Regulation of cell architecture is critical in the formation of tissues during animal development. The mechanisms that control cell shape must be both dynamic and stable in order to establish and maintain the correct cellular organization. Previous work has identified Shroom family proteins as essential regulators of cell morphology during vertebrate development. Shroom proteins regulate cell architecture by directing the subcellular distribution and activation of Rho-kinase, which results in the localized activation of non-muscle myosin II. Because the Shroom-Rock-myosin II module is conserved in most animal model systems, we have utilized Drosophila melanogaster to further investigate the pathways and components that are required for Shroom to define cell shape and tissue architecture. Using a phenotype-based heterozygous F1 genetic screen for modifiers of Shroom activity, we identified several cytoskeletal and signaling protein that may cooperate with Shroom. We show that two of these proteins, Enabled and Short stop, are required for ShroomA-induced changes in tissue morphology and are apically enriched in response to Shroom expression. While the recruitment of Ena is necessary, it is not sufficient to redefine cell morphology. Additionally, this requirement for Ena appears to be context dependent, as a variant of Shroom that is apically localized, binds to Rock, but lacks the Ena binding site, is still capable of inducing changes in tissue architecture. These data point to important cellular pathways that may regulate contractility or facilitate Shroom-mediated changes in cell and tissue morphology.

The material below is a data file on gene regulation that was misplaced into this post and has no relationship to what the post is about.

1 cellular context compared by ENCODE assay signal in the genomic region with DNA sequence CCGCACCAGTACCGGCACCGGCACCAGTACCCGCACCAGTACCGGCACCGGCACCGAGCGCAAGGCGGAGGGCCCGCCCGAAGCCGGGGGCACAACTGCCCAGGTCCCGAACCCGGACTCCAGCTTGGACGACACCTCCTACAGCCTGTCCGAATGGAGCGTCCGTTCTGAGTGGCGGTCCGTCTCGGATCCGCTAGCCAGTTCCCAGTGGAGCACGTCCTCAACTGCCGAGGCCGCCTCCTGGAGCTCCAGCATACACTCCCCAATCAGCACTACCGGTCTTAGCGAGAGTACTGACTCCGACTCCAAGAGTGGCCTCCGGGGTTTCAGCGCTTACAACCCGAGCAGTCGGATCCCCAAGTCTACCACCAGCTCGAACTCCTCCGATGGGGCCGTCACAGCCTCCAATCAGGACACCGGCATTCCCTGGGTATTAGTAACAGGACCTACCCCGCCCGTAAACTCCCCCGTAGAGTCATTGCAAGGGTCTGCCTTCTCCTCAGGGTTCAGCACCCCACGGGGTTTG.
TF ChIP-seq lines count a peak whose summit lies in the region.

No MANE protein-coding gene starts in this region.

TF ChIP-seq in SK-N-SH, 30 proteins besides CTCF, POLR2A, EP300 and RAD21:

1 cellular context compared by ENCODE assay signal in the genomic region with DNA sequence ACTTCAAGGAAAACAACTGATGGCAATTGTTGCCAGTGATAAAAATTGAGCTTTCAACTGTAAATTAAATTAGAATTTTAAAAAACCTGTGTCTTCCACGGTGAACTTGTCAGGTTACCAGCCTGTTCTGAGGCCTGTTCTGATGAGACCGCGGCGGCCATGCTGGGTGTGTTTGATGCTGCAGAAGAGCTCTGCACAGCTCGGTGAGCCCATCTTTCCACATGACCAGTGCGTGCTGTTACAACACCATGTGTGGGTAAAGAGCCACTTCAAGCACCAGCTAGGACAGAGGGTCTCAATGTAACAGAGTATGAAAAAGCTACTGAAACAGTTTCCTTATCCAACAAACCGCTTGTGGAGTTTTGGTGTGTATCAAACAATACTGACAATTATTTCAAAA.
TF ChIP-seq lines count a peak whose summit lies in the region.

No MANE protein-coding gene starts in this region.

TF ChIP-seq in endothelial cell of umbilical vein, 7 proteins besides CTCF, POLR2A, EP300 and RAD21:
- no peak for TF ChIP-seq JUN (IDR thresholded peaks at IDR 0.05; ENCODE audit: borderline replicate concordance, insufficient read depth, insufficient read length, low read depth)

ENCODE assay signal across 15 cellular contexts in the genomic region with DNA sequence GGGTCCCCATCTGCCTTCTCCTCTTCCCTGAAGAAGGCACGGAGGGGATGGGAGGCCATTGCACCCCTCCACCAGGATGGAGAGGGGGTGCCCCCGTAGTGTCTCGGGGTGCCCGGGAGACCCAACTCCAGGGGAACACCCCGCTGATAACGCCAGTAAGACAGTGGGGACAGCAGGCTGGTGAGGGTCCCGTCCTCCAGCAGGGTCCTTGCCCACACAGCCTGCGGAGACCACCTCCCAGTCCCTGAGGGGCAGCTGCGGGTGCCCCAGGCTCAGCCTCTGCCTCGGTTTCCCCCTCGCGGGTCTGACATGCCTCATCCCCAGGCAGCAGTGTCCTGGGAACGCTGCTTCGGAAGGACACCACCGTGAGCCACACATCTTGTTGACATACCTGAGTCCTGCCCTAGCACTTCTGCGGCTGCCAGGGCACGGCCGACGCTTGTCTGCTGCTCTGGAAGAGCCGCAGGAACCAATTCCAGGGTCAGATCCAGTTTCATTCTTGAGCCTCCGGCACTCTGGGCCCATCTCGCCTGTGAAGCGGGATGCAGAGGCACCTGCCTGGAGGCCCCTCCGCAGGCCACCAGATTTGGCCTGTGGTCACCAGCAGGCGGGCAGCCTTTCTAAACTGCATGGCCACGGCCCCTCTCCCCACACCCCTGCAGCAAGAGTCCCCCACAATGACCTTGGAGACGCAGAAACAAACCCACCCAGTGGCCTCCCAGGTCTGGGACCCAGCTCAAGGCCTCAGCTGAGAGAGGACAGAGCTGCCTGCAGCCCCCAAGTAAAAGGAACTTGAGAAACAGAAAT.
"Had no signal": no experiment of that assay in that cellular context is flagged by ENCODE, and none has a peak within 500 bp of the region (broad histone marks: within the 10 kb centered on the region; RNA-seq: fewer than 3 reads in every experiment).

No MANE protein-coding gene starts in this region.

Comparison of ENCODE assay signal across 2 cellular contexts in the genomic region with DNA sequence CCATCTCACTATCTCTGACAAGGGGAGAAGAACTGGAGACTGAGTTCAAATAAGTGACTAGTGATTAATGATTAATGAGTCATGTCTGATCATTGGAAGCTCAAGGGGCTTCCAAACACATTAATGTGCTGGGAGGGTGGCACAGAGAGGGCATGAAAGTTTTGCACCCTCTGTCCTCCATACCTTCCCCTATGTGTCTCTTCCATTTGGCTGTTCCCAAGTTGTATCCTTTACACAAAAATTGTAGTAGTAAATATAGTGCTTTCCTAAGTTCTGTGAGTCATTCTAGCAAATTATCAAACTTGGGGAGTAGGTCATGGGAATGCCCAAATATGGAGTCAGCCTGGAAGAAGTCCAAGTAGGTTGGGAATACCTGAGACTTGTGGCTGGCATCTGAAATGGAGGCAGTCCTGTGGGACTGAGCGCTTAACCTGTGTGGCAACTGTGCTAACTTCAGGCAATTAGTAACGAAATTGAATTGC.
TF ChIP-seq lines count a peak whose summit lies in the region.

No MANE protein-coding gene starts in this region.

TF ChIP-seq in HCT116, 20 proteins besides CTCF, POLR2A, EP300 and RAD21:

Keywords: Cytoskeleton; Drosophila; Epithelia; Morphogenesis; Shroom.
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